Up to 450,000 people in the United States may have developed a rare and potentially life-threatening tick-associated allergic condition that is triggered when eating red meat, according to federal health data released Thursday.

Alpha-gal syndrome, sometimes known as red-meat allergy, is caused when a tick bites a person and injects a sugar molecule found in its saliva. In some people, that sugar causes an allergic reaction, which can be further triggered by eating red meat, including beef, pork, and lamb because the meat also contains the sugar, known as alpha-gal. Other food products from mammals, such as cow’s milk, other dairy products, and gelatin, can also cause allergic reactions. The reactions range from mild, such as hives and itchy rash, to more severe, including difficulty breathing and drops in blood pressure. (Alpha-gal is not found in fish, reptiles, birds, or people).

Ticks Lyme Disease

A blacklegged tick, which is also known as a deer tick. Ticks can transmit multiple diseases that sicken humans, and deer ticks, which spread Lyme, are a day-to-day fact of life in the warm months in New England and the Midwest. CDC via AP, file

Aside from avoiding those foods and products, there is no treatment or cure.

In the United States, growing evidence links the allergic condition to the lone star tick, an aggressive tick found across the eastern United States but more common in the South, according to the Centers for Disease Control and Prevention. The lone star tick – the adult female has a white dot or “lone star” on her back – also transmits several other illnesses, including the recently identified Heartland virus disease, which can result in fever, fatigue, and in more serious cases, hospitalization and death, according to the CDC.

Longer summers, rising temperatures, and the expanding ranges of tick species such as the lone star tick are leading to an increased chance of human exposure to pathogens over a larger geographic area, experts have said.

In two reports released Thursday, CDC researchers provided the first national estimate of the geographic distribution and magnitude of the emerging condition. Between 2010 and 2022, there were more than 110,000 suspected cases of alpha-gal syndrome, according to one report. That includes test data from a laboratory that was the primary commercial lab responsible for nearly all such testing in the United States before 2022.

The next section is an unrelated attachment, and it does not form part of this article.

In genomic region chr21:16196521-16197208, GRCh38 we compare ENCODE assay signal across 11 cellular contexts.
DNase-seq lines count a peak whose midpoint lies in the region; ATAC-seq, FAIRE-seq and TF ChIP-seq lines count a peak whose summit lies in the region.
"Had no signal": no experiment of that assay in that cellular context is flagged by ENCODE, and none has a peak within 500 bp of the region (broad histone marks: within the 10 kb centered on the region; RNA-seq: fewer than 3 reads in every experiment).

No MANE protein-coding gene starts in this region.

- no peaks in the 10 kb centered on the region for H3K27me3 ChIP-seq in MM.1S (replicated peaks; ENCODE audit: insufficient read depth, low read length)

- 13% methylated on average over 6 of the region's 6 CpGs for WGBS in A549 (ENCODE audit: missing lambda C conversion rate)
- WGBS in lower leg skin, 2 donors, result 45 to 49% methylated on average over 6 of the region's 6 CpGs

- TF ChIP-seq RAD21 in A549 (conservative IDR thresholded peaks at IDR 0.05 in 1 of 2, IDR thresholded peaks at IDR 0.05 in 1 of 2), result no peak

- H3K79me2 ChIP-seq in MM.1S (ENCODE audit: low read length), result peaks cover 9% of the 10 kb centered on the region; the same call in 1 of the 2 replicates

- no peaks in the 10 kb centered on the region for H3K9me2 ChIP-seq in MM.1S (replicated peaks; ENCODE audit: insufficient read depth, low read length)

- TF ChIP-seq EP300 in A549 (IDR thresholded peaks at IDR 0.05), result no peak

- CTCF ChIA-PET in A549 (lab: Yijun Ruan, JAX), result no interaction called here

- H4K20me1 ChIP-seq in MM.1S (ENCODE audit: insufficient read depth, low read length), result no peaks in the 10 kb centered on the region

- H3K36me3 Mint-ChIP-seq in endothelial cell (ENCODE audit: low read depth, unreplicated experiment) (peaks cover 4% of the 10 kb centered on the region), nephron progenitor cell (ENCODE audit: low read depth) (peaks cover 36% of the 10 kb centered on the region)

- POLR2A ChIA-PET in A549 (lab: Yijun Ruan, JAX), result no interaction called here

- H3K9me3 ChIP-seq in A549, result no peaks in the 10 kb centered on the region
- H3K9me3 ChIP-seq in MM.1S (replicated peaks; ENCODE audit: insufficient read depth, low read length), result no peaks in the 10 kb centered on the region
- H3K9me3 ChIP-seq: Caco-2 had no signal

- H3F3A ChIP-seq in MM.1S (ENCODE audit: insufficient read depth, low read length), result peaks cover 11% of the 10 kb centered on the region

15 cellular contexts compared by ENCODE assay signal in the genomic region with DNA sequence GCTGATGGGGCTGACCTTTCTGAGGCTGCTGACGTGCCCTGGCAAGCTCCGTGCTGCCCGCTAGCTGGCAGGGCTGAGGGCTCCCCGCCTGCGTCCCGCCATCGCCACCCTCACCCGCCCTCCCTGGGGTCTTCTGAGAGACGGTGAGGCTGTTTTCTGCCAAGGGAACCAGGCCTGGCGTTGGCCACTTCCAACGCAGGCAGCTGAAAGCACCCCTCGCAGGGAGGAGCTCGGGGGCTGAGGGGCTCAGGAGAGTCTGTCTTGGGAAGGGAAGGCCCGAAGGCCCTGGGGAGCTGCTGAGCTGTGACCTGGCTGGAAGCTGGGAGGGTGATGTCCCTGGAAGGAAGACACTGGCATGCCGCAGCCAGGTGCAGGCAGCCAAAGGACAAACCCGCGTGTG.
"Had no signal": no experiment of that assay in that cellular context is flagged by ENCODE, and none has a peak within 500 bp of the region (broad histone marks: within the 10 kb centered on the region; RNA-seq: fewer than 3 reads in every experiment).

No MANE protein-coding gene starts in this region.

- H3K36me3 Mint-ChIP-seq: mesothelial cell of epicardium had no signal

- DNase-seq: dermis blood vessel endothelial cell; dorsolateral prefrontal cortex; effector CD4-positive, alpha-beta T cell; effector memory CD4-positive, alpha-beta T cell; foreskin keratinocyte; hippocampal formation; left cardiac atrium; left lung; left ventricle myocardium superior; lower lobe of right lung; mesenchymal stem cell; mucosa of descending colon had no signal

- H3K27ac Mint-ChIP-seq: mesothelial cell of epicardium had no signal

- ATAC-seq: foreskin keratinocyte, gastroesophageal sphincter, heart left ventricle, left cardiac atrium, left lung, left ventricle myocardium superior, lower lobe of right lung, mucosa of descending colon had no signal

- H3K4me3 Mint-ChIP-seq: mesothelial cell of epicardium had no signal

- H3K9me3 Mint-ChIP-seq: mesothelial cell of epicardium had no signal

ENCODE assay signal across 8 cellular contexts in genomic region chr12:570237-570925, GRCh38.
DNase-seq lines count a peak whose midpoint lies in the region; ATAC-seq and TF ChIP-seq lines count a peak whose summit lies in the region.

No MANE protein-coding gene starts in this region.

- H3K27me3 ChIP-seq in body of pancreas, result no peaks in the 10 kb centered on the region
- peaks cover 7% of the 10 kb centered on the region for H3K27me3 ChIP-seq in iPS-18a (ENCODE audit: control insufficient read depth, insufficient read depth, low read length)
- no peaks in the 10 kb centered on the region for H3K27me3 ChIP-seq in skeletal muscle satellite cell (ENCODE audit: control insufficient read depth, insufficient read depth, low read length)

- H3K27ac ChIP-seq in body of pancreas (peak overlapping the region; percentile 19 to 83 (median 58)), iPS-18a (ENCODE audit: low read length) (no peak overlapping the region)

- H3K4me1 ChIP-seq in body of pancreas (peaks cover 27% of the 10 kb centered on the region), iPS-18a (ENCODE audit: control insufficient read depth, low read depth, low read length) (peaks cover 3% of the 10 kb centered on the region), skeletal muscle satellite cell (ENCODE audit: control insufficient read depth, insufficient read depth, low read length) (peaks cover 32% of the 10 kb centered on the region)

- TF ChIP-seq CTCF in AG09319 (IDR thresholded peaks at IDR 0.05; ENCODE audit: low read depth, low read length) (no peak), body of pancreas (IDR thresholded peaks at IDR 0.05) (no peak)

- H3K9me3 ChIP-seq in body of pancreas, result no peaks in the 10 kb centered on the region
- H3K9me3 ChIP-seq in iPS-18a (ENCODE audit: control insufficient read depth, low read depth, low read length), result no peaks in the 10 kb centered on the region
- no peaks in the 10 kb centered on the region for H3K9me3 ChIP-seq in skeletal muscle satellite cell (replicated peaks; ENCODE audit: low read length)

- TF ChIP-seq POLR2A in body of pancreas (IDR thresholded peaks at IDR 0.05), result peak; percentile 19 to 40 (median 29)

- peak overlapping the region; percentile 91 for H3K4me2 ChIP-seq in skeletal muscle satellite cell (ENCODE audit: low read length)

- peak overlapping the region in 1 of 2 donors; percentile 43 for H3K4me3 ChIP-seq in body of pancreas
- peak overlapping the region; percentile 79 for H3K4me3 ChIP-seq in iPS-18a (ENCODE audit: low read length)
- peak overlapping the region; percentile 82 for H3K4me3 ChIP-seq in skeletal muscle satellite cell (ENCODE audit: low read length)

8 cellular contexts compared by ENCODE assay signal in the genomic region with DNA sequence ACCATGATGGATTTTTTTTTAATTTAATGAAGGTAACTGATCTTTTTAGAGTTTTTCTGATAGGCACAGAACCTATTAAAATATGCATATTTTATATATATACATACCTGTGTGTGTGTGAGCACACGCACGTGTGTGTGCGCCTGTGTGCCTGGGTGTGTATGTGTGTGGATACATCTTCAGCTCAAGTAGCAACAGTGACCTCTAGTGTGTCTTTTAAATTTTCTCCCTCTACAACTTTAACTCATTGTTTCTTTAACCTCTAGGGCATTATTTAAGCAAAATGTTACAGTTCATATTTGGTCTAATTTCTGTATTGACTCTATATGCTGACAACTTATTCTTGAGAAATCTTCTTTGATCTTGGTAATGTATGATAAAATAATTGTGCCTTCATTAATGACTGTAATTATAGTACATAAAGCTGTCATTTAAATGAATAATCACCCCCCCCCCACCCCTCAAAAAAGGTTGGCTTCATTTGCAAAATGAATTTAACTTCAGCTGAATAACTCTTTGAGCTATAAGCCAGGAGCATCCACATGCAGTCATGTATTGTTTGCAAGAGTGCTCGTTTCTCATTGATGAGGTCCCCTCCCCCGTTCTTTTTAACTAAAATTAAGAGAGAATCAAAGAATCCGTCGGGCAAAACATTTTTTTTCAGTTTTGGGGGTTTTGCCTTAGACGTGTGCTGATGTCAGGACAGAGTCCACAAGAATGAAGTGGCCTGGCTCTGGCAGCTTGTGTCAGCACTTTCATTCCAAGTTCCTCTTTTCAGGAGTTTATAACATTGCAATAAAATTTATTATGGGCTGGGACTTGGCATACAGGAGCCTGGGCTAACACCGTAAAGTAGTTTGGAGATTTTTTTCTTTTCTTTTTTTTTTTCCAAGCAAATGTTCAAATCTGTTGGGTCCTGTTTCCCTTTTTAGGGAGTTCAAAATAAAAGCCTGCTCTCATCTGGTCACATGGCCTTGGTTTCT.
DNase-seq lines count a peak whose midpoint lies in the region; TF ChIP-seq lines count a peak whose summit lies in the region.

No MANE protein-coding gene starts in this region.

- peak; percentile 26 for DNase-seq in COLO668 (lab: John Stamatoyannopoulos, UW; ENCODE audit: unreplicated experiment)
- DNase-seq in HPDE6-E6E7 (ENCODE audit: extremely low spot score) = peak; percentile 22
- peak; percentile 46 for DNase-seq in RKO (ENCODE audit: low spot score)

But researchers say the number of people who may have been affected is far higher. Because diagnosis requires a positive test and a clinical exam, many people who might have the condition may not get tested because they don’t have access to health care. The CDC estimates that as many as 450,000 people might have been affected by the condition since 2010, officials said.

Unlike many allergic conditions that often show up quickly, symptoms for the red-meat allergy do not typically appear for two to six hours after eating, researchers and physicians said.

The typical case involves someone who has a big dinner that includes some version of red meat. “Often the fattier the meat, the more likely they’ll have a reaction,” said Scott Commins, an allergist and immunologist at the University of North Carolina at Chapel Hill.

“So hamburger or marbled steak are the kind of textbook thing, and they finish dinner, no symptoms, go on to bed and then are woken in the middle of the night with itching and hives and often gastrointestinal stress as well,” said Commins.

Exercise and alcohol worsen food allergies, he said. It’s not uncommon for people with severe reactions to report that they also had a glass or two of wine and a bowl of ice cream, he said.

Since 2009, when scientists understood that the red-meat allergy was most likely caused by the bite of the lone star tick, health officials have become increasingly concerned about the growing number of suspected cases. But there’s limited knowledge of where and how many cases occur in the United States each year; alpha-gal syndrome condition is not required to be reported to health departments or the CDC.


It often takes multiple trips to doctors, including specialists, for people to get a proper diagnosis. That means additional hurdles for people to get diagnosed, said Johanna Salzer, a CDC epidemiologist who specializes in tick-borne diseases, highlighting a likely equity gap in treatment. Patients who sought testing were more likely to be White, with higher incomes and higher levels of education, according to research.

Awareness of the syndrome is low among healthcare providers, according to the second CDC report. In a survey last year of 1,500 clinicians, 42% said they had not heard of the allergic condition; among those who had, fewer than a third knew how to diagnose it.

Commins, a co-author on both reports, said he has seen a significant increase in cases in recent years. “I’m now seeing eight to 10 newly diagnosed patients a week,” he said. He attributed the rise in cases to growing awareness among patients and the expanding range of the lone star tick.

The latest estimate of 450,000 people with red-meat allergy is likely an undercount, Commins said. Even if 450,000 is accurate, “that’s going to place alpha-gal syndrome in the top 10 of food allergies in the United States,” he added.

Based on the laboratory testing data, researchers found suspected cases predominantly in areas where the lone star tick is known to be established or has been reported – in the South, Midwest, and Mid-Atlantic region, particularly Arkansas, Kentucky, and Missouri.

The highest numbers of suspected cases were identified in New York and Virginia; Suffolk County, N.Y., alone accounted for 4% of all suspected cases nationwide, the CDC said.

“Apparently the lone star tick population there just exploded,” Commins said.

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